Sleeping in Groups
Sleep is an inherently risky behavioral state, defined by decreased sensitivity to environmental stimuli. Sleeping together with other individuals offers a variety of advantages, including protection from predators and buffering against cold nighttime temperatures. However, group members also compete with each other over access to the safest, warmest, most comfortable sleeping spots, or the chance to sleep next to their preferred co-sleeping partners. Decisions about where to sleep are important, but assessing the options is complicated: the availability and quality of each position within the sleep site depends on the choices made by other group members.
To understand how group-living animals make complex, socially-contingent decisions, we use thermal tracking, as well as accelerometry—animals FitBits, if you will—to investigate how wild olive baboons incorporate environmental and social factors into their choices about where to sleep, and how these decisions impact the quality of their sleep.
Baboons are most vulnerable to predators—particularly leopards—at night. To reduce this risk, troops sleep in trees or on cliffs, selecting perches that are difficult for predators to access. While predation risk may heavily influence individuals’ choices about where to sleep, it is far from their only consideration. By studying how baboons choose where to sleep, we aim to understand how animals navigate complex and multi-dimensional decisions that both influence and are influenced by the decisions of their group-mates.
Although all animals sleep, we understand remarkably little about it. Most research on sleep is conducted in sleep laboratories, disconnected from its natural context. In this project, we have the exciting opportunity to study sleep in a real setting. It gives insight into collective sleep behavior and how this shapes complex social systems.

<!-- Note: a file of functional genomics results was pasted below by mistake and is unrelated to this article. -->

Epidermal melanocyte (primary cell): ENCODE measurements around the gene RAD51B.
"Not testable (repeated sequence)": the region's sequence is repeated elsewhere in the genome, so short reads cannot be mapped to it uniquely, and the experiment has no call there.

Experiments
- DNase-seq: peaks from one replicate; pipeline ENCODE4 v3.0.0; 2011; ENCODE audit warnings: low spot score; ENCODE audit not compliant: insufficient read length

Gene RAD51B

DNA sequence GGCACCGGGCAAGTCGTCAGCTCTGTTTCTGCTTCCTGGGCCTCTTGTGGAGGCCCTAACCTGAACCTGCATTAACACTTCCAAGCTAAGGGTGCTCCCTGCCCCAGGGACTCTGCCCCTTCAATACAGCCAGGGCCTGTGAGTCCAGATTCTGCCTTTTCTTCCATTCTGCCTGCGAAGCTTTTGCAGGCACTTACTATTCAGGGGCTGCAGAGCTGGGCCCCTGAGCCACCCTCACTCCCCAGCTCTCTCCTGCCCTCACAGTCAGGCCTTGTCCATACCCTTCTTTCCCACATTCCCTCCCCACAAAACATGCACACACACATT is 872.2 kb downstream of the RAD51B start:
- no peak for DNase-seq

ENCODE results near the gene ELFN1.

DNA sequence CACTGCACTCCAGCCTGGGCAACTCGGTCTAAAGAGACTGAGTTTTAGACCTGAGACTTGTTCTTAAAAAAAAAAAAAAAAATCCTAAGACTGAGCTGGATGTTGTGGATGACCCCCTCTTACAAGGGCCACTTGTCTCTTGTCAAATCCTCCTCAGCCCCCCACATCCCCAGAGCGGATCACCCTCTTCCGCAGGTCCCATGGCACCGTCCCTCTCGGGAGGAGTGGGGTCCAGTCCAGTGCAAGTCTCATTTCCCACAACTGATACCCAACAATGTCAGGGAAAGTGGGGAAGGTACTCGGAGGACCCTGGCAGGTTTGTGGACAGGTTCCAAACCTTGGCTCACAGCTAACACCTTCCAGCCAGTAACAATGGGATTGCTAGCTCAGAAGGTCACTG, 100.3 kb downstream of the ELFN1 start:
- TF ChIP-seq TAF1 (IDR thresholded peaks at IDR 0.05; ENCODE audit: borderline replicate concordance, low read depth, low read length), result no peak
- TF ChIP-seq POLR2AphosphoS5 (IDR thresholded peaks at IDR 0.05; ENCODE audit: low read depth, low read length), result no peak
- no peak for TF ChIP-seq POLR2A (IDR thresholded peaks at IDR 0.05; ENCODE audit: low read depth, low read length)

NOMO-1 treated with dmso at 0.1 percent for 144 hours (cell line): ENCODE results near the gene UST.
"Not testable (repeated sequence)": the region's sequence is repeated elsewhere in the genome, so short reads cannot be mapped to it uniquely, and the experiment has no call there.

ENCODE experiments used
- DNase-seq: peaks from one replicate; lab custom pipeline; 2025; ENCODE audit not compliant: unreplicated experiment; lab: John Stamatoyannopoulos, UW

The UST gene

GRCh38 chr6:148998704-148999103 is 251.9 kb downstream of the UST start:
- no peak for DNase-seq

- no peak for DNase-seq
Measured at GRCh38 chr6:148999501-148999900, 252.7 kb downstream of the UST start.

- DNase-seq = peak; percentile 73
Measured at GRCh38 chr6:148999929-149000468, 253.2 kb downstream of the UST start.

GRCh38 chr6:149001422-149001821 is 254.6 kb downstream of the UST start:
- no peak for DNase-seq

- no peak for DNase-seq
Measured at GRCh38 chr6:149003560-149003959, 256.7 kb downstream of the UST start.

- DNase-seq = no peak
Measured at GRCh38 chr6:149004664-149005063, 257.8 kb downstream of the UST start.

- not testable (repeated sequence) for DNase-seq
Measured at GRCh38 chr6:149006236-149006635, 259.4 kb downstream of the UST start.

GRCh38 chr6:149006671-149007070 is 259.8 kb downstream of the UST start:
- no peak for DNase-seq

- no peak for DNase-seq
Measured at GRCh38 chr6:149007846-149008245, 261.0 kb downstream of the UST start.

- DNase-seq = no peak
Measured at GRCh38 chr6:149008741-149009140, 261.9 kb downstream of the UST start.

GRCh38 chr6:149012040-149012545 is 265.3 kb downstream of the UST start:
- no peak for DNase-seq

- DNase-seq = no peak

As night starts to fall, a group of baboons arrives at one of their usual sleep sites. Upon entering the sleep site, they must weigh a number of factors in deciding where to settle down for the night. This is when the scurrying starts and, as observers, we can imagine them thinking: ‘Is this branch stable? Am I likely to fall? Is this ledge better protected from the wind and rain? Or from predators who might try to eat me in my sleep?’
Multiple physical features of the sleep site may be incorporated into the baboons’ evaluation of its quality; temperature, cover from the elements, stability of the substrate, and accessibility to predators are all important aspects when choosing a sleep spot. By using 3D laser scans, we can reconstruct the sleep site and measure many of these parameters. At night, we track individuals using thermal cameras, mapping where group members move and how they navigate this complicated decision-making landscape. Collaboration with scientists in the Department of Collective Behavior to develop Computer Vision Models allows us to automate this tracking process.
In addition to the physical characteristics of sleep sites, social factors likely play a large role in baboons’ decisions about where to sleep. Is my family close-by? Can I co-sleep with one of my preferred social partners? Might I be displaced by a dominant group member? All of these considerations combine to create a complex decision-making task. To add more complexity: each decision is influenced by choices of other group members, whose decisions are influenced by yet other individuals…
We expect that the social environment maps onto the physical environment, creating a constantly evolving decision-making landscape that updates every time members of the group make a decision or change their mind. Our goal is to understand how individuals navigate this complicated collective decision-making process, and disentangle how individual characteristics, social relationships, and decision-making dynamics interact to affect where baboons sleep.
To tackle this complex social problem, we have characterized the dominance, affiliative, and kin relationships of group-mates using genetics and direct behavioral observations supplemented by long-term data of our collaborator Dr. Matsumoto-Oda. We are implementing innovative analytical techniques that draw upon tools from social network analysis to understand how these social dynamics shape decision-making.
We let the baboons tell us where they prefer to sleep via their choices, and by quantifying both the physical characteristics and social qualities associated with these preferred sleep spots, we can determine which parameters drive baboon decisions. Further, we can assess how good these decisions are by monitoring individual sleep quality—an important determinant of health in primates.
Because an individual’s ability to negotiate a preferred sleep spot has quantifiable consequences, this presents an exciting opportunity to explore both the mechanisms, as well as the consequences, of collective decision-making.